NASA has been tracking the massive cloud from space as it slowly drifted over to South America and then looped back toward Oceania where it hovered over New Zealand, turning glaciers brown, and perhaps hastening their melting.

As Australian firefighters get their blazes under control, the cloud has been dissipating. Health experts say toxic chemicals and debris eventually drop back to Earth, through the air or within raindrops, where they can be inhaled or ingested by humans and animals…

And that ain’t all. Click the link above and RTFA.

FIRE SCIENTISTS ARE CONFIDENT: THIS WILL GET WORSE

❝ As of July 31, more than 25,000 firefighters are committed to 140 wildfires across the United States—over a million acres aflame. Eight people are dead in California, tens of thousands evacuated, smoke and pyroclastic clouds are visible from space. And all any fire scientist knows for sure is, it only gets worse from here. How much worse? Where? For whom? Experience can’t tell them. The scientists actually are uncertain.

❝ Scientists who help policymakers plan for the future used to make an assumption. They called it stationarity, and the idea was that the extremes of environmental systems—rainfall, river levels, hurricane strength, wildfire damage—obeyed prior constraints. The past was prologue. Climate change has turned that assumption to ash…

❝ Wildfires were always part of a complex system. Climate change—carbon dioxide and other greenhouse gases raising the overall temperature of the planet—added to the complexity. The implications of that will play out for millennia. “On top of that is interaction between the climate system, the ecosystem, and how we manage our land use,” Westerling says. “That intersection is very complex, and even more difficult to predict. When I say there’s no new normal, I mean it. The climate will be changing with probably an accelerating pace for the rest of the lives of everyone who is alive today.”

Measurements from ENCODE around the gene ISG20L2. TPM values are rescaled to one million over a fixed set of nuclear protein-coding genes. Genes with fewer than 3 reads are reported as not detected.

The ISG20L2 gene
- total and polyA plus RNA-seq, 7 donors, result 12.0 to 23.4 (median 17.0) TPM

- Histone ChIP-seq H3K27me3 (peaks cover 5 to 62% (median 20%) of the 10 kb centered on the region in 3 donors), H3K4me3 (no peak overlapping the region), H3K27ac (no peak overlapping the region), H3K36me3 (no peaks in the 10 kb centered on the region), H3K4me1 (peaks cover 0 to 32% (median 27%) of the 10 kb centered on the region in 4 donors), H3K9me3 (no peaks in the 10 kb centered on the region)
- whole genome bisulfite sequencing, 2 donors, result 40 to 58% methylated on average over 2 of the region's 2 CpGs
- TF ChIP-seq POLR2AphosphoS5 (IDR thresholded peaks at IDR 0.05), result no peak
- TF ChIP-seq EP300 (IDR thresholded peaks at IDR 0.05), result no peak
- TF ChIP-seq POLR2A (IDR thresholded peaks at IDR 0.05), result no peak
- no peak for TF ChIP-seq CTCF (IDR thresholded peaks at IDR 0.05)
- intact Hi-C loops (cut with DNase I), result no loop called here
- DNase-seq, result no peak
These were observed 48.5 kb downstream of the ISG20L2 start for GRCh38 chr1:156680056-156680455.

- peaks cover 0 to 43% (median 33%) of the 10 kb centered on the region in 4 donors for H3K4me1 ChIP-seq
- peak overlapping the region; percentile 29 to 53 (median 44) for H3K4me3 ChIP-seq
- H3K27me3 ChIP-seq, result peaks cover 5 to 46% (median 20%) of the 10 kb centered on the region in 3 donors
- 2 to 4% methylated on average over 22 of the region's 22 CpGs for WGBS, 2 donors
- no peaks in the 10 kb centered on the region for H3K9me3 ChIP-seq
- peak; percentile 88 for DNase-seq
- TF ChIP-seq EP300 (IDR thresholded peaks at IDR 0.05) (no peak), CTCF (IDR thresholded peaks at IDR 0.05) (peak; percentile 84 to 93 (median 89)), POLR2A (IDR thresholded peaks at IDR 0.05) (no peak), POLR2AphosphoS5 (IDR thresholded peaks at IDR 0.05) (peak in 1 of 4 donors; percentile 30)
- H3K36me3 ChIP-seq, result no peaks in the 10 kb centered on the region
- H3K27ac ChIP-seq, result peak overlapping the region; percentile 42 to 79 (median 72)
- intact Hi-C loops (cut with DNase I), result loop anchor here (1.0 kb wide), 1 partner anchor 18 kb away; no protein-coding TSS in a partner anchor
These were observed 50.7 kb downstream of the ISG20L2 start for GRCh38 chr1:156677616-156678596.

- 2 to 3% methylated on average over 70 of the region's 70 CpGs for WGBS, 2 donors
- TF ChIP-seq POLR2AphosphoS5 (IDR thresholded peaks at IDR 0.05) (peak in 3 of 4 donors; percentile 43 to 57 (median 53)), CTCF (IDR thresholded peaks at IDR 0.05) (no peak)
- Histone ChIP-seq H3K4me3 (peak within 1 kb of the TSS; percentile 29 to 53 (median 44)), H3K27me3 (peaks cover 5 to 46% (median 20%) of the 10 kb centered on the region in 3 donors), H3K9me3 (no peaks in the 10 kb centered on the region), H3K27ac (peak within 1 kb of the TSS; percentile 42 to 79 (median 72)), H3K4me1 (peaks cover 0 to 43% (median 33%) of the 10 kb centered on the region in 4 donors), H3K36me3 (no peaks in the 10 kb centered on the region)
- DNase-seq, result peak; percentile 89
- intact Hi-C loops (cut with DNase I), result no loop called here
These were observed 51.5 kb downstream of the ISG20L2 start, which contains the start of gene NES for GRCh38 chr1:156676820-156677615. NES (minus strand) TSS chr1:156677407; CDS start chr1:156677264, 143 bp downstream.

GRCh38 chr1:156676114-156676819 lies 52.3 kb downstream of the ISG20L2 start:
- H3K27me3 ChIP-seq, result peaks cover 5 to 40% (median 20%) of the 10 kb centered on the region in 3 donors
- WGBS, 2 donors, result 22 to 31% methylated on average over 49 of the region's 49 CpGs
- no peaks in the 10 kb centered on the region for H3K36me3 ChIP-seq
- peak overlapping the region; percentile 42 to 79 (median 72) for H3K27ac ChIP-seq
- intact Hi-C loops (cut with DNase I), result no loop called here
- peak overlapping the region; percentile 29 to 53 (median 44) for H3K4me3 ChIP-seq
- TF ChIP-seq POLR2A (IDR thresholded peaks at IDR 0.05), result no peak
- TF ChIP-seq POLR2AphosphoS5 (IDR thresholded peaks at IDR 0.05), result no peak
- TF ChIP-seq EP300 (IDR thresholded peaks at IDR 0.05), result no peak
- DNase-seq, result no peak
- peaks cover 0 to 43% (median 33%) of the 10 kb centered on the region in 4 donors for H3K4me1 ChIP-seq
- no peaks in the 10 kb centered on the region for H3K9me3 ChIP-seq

Fools who voted for Trump not only fooled themselves – they have condemned their children, grandchildren and generations to come to the new holocaust.

Fighting wildfires is becoming more and more expensive

❝ Just six months after the devastating Thomas Fire – the largest blaze in California’s history – was fully contained, the 2018 fire season is well under way. As of mid-July, large wildfires had already burned over 1 million acres in a dozen states. Through October, the National Interagency Fire Center predicts above-average wildfire activity in many regions, including the Northwest, Interior West and California.